Thursday, March 16
“At that time I will change the speech of the peoples
to a pure speech,
that all of them may call on the name of the LORD
and serve him with one accord.
From beyond the rivers of Ethiopia
my suppliants, my scattered ones,
shall bring my offering.” (Zephaniah 3:9-10).
Today, we are reading a passage from the book of Zephaniah that is based on the tower of Babel story. The connection may not be clear at first—after all, Zephaniah never mentions Babel. But the connection between the texts is apparent in Hebrew—expressed, appropriately enough, through word play!
Although this prophetic word deals with the restoration of Judah after the Babylonian exile, God’s promised restoration begins with the nations, not with Judah: “Then I will change the speech of the peoples into pure speech, that all of them may call on the name of the LORD and serve him with one accord” (Zeph 3:9). While in Zephaniah, the nations are given “a pure speech” (saphah berurtah), in Genesis God confuses their speech (again, saphah; see Gen 11:7), so that humanity, which had been united by “one language and the same words” (Gen 11:1), became scattered. Just as, through the confusion (Hebrew balal; Gen 11:7) of their speech the nations had been scattered (Hebrew puts; Gen 11:8), so through the purification (Hebrew barar; Zeph 3:9) of the nations’ speech God returns the exiles—those God calls “my scattered ones” (Hebrew bath-putsay; Zeph 3:10)—to their home. Israel’s peace is gained, not through the conquest or destruction of the nations, but through their purification and union in service to God.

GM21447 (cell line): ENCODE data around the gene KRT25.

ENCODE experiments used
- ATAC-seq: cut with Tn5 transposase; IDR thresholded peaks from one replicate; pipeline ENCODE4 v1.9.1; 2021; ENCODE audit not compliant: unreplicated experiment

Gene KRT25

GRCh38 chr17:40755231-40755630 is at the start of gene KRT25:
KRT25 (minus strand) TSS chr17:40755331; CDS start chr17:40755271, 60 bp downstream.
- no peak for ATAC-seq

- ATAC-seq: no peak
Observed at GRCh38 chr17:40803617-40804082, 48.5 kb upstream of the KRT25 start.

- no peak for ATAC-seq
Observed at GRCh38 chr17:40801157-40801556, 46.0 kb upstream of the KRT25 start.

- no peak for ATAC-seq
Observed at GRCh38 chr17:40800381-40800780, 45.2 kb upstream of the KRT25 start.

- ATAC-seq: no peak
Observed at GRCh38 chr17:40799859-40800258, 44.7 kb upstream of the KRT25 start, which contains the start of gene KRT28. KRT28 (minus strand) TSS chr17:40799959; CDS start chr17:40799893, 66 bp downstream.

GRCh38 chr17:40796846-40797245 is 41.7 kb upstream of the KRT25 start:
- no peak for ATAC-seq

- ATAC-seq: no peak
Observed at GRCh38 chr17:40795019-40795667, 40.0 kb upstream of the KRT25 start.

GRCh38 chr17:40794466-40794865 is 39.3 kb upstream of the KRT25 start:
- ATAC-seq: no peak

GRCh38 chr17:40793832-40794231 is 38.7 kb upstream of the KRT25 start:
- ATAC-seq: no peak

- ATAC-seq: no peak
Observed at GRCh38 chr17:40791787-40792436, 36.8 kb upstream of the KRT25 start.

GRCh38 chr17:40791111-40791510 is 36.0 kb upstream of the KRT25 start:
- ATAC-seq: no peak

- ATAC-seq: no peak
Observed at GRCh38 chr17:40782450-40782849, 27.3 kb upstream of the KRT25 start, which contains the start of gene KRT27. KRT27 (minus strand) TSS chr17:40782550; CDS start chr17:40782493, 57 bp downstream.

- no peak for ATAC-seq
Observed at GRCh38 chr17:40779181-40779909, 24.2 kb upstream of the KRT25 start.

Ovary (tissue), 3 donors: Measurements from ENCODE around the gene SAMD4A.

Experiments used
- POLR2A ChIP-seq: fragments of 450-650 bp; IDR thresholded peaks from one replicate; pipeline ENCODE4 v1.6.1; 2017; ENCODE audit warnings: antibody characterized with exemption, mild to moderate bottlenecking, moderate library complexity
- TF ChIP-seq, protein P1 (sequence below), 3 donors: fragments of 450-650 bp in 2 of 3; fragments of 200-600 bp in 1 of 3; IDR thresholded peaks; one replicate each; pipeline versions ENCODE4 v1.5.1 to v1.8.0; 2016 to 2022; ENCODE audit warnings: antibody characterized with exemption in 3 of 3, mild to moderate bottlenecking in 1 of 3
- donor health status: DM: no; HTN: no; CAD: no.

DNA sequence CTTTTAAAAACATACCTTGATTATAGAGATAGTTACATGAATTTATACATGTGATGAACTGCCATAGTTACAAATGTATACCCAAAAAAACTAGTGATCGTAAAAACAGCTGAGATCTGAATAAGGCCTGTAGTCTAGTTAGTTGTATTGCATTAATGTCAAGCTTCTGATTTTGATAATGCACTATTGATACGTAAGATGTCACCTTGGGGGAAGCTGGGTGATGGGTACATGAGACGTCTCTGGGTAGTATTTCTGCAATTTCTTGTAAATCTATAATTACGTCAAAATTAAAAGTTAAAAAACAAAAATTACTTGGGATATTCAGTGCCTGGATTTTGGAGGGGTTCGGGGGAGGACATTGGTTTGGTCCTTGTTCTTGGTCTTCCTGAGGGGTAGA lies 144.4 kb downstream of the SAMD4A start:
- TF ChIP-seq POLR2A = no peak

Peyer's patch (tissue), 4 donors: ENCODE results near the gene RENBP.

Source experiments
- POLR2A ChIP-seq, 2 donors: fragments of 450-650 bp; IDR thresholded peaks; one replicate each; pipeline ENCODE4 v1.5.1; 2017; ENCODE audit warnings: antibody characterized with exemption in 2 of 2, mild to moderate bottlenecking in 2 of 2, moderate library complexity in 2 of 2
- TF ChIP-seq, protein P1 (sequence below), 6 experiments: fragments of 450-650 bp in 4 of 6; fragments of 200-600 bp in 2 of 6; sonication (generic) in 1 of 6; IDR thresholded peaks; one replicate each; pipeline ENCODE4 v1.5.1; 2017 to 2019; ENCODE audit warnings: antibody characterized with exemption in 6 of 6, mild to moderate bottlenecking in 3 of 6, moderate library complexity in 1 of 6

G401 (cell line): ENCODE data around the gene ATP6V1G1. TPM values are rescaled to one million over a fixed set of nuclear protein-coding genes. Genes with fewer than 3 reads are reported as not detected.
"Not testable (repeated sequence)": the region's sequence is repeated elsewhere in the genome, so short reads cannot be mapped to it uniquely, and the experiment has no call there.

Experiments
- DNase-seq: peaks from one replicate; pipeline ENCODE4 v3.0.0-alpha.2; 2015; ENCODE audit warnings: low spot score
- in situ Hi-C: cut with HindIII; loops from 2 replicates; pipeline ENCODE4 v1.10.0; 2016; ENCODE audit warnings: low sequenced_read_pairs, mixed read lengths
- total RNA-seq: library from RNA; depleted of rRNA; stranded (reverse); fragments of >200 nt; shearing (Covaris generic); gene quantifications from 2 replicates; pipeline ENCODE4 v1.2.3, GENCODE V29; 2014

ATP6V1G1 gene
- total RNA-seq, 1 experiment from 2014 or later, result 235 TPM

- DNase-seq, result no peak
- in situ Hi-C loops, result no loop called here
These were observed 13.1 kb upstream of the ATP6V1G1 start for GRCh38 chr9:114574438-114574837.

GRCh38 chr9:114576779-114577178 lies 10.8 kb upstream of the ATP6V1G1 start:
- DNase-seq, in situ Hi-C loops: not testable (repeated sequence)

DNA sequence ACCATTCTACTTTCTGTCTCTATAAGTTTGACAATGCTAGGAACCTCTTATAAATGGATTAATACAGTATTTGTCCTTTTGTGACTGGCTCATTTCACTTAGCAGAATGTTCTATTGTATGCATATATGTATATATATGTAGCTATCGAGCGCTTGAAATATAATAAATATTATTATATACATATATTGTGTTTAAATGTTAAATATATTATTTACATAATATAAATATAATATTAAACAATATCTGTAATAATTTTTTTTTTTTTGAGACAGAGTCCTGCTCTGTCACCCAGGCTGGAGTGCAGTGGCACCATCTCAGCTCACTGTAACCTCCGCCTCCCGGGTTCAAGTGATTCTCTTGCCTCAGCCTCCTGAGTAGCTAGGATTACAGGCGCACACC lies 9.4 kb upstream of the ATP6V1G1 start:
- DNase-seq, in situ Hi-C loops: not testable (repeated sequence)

Sadly, ethnocentrism—the belief that people like me are better than other people—is alive and well in modern America. Political scientists Marc Hetherington and Drew Engelhardt of Vanderbilt University asked whites how favorable to unfavorable they found blacks, Hispanics, Muslims, gays and lesbians, and transgender people, as compared to themselves. Overall, 23% of all white respondents rated these groups favorably, while 57% rated them unfavorably. May this Lent be a time for our own confession of and repentance from the sin of ethnocentrism. After all, if Zephaniah is right, our own healing can only come with the healing of the nations.
Prayer: O God, when we forget remind us that we need one another. In your will and wisdom, we are not saved separately, but together. Through Jesus our Christ, who said “I am the vine, you are the branches” (John 15:5), Amen.